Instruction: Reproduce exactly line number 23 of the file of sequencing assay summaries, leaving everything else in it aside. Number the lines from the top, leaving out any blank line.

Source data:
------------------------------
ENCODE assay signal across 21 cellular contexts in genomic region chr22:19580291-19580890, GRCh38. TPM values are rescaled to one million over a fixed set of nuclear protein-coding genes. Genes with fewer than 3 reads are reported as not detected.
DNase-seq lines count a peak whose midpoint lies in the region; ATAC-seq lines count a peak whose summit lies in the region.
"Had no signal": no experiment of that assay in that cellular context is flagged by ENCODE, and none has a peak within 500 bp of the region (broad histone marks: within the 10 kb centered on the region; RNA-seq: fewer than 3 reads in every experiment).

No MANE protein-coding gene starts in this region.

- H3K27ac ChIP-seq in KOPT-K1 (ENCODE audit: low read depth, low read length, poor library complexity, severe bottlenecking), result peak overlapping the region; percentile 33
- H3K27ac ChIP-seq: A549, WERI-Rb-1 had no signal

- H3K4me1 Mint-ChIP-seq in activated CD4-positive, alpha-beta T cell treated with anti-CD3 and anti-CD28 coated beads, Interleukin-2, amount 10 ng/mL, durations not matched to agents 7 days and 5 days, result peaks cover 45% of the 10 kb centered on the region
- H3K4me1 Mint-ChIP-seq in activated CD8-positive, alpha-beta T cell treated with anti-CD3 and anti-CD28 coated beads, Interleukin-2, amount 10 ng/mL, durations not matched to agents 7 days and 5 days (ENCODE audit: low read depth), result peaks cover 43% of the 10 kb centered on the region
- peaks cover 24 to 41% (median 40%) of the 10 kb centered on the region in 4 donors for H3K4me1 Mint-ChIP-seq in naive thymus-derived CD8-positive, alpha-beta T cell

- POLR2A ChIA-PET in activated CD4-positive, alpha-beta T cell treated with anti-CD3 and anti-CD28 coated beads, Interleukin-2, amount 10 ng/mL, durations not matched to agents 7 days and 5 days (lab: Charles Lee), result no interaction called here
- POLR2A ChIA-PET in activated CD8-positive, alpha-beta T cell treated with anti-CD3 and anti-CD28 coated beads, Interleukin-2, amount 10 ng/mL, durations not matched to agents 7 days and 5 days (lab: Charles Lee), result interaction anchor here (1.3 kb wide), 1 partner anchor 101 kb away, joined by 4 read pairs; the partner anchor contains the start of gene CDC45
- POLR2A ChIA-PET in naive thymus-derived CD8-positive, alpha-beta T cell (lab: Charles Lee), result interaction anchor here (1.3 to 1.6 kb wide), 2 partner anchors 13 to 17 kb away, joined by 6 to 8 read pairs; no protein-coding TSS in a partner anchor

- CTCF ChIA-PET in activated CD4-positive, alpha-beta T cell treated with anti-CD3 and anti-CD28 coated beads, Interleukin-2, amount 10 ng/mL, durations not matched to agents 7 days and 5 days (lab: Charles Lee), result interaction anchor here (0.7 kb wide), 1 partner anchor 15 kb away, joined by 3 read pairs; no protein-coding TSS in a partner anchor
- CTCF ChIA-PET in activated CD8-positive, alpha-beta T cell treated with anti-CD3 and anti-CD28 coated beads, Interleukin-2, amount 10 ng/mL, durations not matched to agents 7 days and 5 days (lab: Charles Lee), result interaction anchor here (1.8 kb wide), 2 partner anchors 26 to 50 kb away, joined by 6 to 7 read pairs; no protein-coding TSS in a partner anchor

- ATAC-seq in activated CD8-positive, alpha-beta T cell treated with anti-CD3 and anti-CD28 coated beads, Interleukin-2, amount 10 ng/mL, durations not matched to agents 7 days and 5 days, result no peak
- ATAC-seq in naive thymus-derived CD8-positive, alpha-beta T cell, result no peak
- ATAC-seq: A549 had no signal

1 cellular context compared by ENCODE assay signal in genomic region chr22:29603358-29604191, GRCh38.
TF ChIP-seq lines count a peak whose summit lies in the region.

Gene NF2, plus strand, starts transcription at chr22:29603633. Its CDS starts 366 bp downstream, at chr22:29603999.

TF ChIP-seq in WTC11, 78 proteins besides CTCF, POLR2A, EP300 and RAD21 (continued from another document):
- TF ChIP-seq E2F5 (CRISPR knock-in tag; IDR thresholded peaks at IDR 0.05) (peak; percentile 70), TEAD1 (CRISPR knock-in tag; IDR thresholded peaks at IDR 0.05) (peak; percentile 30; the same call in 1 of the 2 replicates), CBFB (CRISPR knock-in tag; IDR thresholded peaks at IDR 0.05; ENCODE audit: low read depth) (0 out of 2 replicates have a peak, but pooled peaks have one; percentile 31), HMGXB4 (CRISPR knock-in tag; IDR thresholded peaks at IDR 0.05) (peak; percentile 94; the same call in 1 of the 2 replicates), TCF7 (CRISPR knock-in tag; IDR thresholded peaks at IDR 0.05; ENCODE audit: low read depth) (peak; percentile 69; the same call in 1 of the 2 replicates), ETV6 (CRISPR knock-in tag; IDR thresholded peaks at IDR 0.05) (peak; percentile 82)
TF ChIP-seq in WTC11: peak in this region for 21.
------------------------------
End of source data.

TF ChIP-seq in WTC11: peak in this region for 21.